Overpayments to recipients in Huntington's fire pension plan were first brought to light in April.

At the time, City Manager Cathy Burns said city officials had discovered that roughly 50 fire department retirees had been overpaid anywhere from $300 to $1,000 a month.

She cited a confusing and unclear state code as a possible reason for the miscalculations.

Taylor quoted several portions of the code to council members Monday, including how pensions are to be calculated and the fiscal responsibly of the city when it comes to pension payments.

During his briefing, Taylor also admitted that the code is "extremely complicated," which is why the Oversight Board has sought to implement features that would help alleviate some of that confusion.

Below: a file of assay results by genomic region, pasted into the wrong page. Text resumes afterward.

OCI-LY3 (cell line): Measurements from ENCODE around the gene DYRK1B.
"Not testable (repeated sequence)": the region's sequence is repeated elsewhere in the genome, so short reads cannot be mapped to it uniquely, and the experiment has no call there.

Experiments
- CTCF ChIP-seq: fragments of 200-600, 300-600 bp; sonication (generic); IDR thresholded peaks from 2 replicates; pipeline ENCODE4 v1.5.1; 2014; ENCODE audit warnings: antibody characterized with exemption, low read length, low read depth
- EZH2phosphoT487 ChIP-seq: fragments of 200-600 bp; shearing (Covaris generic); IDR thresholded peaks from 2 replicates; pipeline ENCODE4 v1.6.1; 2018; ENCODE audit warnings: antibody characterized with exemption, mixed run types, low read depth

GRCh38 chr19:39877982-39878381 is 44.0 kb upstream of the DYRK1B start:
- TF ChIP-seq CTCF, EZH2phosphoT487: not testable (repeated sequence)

In 2012, the Oversight Board tasked an actuary with creating a calculator on an Excel spreadsheet that would assist the local pension board in calculating pensions. This spreadsheet allows municipalities to input the necessary data regarding pension calculations and then calculate the correct payments.

While the local firefighters pension board has begun using this correct calculation provided for firefighters who have retired after July 5, 2016, the incorrect formula is still being used on the 50 or so accounts the city has already identified.

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  #744  
Old 05-23-2017, 04:07 PM
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NEW SOUTH WALES, AUSTRALIA
CRIMINAL OFFICIAL

http://www.theaustralian.com.au/nati...af5dfb63337507